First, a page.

Crain News Service report
DETROIT (June 16, 2014) — For 35 years, Humpy Wheeler was racing’s best salesman and track operator.
He was a creative and fearless risk taker, willing to stick his head in a tiger’s mouth to publicize races at Charlotte Motor Speedway. He and track owner Bruton Smith made each other fabulously wealthy before Mr. Wheeler abruptly “retired” after a serious argument with Mr. Smith in 2008.
Even though his Speedway Benefits company now works exclusively with short tracks around the country that hold weekly races, Mr. Wheeler still keeps a close eye on NASCAR.
Autoweek magazine recently had an opportunity to talk with Mr. Wheeler about the state of NASCAR. Here’s what he sees:
Autoweek (AW): “You’re optimistic that NASCAR will soon make major changes to improve its show. What do you foresee?”
Humpy Wheeler (HW): “Some really strong moves have been made lately to make it better. The new qualifying system [for the Chase for the Championship] is really good, but the most exciting thing is the move to slow the cars.
“You can’t really race when you’re more than 200 mph on an intermediate track. They should slow ‘em by at least 10 mph. And they need to attack the dreaded “aero push” problem. They haven’t done it yet, but they’re starting to look at it. Downforce is creating aero push, so they have to figure that out.”
AW: “What is Sprint Cup missing?”
HW: “The most important thing is the repass—when the leader gets passed and within 20 laps he comes back to pass the new leader. That’s where rubbing comes in, and you’ve got to have some rubbing. Nobody except TV gets excited about rubbing for seventh, so you need rubbing up front.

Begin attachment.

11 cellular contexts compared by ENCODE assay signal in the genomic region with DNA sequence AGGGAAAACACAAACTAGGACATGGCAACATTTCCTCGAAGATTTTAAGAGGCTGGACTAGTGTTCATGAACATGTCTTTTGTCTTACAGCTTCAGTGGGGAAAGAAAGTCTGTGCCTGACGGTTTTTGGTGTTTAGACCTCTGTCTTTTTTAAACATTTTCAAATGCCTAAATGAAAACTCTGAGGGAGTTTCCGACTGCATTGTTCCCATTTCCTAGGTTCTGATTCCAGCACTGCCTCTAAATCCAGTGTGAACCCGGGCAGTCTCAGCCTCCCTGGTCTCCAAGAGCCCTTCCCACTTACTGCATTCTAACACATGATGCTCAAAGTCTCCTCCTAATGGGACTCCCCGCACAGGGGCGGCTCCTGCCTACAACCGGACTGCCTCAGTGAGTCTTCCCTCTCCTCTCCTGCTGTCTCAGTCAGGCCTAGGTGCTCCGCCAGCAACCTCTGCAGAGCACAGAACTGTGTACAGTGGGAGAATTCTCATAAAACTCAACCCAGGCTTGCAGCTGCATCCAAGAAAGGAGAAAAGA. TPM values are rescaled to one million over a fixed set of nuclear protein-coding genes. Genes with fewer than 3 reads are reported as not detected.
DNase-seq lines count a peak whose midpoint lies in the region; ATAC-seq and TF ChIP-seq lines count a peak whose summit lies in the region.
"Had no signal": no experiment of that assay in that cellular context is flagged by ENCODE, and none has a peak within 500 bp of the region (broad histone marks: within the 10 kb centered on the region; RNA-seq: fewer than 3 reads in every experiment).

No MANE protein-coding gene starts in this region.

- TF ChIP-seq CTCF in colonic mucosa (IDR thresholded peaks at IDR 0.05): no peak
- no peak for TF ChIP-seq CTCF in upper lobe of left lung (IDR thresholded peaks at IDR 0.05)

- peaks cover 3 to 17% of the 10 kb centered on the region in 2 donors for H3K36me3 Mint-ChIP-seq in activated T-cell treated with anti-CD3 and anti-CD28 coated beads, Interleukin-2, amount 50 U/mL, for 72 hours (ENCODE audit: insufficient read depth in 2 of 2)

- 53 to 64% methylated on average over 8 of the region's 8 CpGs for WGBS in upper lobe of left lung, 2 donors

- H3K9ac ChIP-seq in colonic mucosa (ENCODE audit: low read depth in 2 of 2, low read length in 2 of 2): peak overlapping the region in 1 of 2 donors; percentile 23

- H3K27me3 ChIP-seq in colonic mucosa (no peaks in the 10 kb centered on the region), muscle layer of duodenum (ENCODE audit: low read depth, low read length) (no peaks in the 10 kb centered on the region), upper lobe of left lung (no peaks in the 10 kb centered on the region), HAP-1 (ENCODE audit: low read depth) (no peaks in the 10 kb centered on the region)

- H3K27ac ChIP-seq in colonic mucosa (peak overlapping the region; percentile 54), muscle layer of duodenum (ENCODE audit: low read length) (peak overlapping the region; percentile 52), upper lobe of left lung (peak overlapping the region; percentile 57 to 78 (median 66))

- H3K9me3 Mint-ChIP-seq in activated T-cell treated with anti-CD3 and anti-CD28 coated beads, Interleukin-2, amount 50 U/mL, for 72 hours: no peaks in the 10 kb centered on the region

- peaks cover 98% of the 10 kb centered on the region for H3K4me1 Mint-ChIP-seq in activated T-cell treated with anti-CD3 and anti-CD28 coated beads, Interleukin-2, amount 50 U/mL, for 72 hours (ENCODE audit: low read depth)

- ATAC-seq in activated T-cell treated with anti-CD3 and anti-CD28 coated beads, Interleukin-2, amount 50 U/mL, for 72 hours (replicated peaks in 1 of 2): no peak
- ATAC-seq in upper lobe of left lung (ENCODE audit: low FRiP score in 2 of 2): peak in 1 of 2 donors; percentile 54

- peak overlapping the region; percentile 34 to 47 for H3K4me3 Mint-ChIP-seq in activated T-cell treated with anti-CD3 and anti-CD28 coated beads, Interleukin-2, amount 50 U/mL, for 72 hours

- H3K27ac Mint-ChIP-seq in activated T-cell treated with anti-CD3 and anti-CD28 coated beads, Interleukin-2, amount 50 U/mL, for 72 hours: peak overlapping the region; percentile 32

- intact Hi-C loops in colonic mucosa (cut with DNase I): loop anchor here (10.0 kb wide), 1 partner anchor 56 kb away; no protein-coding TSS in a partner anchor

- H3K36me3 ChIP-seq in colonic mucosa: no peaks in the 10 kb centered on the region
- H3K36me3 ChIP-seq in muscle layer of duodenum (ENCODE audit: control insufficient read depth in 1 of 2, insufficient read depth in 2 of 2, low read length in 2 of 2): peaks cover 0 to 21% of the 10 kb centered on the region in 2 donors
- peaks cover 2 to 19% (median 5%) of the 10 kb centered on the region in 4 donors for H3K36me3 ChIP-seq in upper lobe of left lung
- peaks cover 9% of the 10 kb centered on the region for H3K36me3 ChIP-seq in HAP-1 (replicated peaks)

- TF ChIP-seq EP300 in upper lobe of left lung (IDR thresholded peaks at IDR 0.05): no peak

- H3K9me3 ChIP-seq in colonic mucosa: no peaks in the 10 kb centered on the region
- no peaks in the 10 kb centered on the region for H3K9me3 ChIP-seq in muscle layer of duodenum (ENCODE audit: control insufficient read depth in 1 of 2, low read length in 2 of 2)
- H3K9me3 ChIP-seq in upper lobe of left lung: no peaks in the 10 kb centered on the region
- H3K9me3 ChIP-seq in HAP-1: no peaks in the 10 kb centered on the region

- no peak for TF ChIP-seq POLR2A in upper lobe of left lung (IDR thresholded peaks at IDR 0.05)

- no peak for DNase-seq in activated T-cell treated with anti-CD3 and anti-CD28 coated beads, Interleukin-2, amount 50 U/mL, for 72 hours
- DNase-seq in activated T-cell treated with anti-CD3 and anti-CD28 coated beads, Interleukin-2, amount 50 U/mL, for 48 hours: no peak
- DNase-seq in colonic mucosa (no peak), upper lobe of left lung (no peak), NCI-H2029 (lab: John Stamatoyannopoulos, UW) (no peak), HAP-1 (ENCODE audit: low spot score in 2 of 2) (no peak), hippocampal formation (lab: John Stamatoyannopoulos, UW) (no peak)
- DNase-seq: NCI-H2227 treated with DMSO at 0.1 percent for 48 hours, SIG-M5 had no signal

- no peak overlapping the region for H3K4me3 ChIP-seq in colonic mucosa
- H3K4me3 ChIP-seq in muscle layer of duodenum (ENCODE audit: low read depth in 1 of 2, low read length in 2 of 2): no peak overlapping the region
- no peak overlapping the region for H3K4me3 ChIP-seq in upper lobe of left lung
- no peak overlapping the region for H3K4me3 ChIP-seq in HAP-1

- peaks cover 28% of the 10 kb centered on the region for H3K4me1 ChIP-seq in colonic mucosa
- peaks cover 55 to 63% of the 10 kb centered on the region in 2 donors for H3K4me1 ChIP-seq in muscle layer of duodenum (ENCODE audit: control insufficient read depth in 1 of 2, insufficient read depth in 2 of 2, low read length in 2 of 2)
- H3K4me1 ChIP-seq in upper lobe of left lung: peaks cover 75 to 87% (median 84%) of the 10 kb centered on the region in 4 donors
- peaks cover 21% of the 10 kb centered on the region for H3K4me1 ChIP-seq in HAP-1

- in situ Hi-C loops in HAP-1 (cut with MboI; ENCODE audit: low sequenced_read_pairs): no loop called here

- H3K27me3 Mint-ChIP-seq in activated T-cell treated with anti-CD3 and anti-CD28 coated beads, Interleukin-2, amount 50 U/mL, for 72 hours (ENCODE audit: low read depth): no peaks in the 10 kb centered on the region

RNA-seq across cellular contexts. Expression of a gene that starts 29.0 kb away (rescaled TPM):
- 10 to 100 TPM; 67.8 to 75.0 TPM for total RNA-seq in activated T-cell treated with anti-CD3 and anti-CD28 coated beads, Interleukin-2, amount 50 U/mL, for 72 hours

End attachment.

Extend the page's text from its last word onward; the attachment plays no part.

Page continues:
“And you need a superhero like Tiger Woods or Joe Namath, somebody like that. Walt Disney told his people to draw in a villain within the first 90 seconds. We need something like that. We need villains, but, instead, we have too many pretty boys. There just aren’t any personalities.”
AW: “Even though things have changed, does racing still get its fair shake?”
HW: “The media is doing a great job, but the publicity isn’t as great as it was because the flower isn’t blooming like it was. It was that way with the PGA and the NBA and Major League Baseball at some points.
“Racing is at a plateau right now like so many other sports have been at plateaus. It’s a normal thing because you just can’t have these 10- or 15-year periods of percentage growth like we did. I think it’s about to turn the corner.”
AW: “We’re guessing you would have promoted and hyped Danica Patrick unlike anything we’ve ever seen….”
HW: “Danica has sold a lot of tickets, just like Janet Guthrie did [in May 1976]. When Janet qualified here [for the Coca-Cola 600] it was the biggest day we ever had. Danica is good for racing because she gives girls—notice I didn’t say women, I said girls—someone to pull for. They can relate to her because she’s a little-bitty thing who looks like a high school kid.
“When she was in IndyCar, it was like a ballet; over here, it’s more like a square dance. She’s good for NASCAR, no doubt about it.”
AW: “You knew and watched Big Bill France and Bill France Jr. when they ran the sport, and now you get to watch NASCAR chairman and CEO Brian France. What do you think?”
HW: “I’ve never said this, but Brian has made very good decisions lately; he’s doing fine. He’s got better advisors than he used to, people who understand they almost let this thing go too damned far. They came very close to losing the common person, the people they need the most.
“The new Chase format gets rid of points days, and nobody’s ever bought a ticket to see a points race. No more bleeping around and talking about how finishing sixth was a great points day.”
This report appeared on the website of Autoweek magazine, a Detroit-based sister publication of Tire Business.
When is the last time you attended one of the national tire industry trade shows, such as SEMA, ITEC or the North American Tire & Retread Expo?
|I try and take in at least one show a year.||
|I usually attend one every few years.||
|There are so many tire maker and distributor meetings each year, I don’t see a need to attend one of the national shows.||
|I don’t find value in these shows and haven’t been to one in years.||
|I’d like to but I am too busy||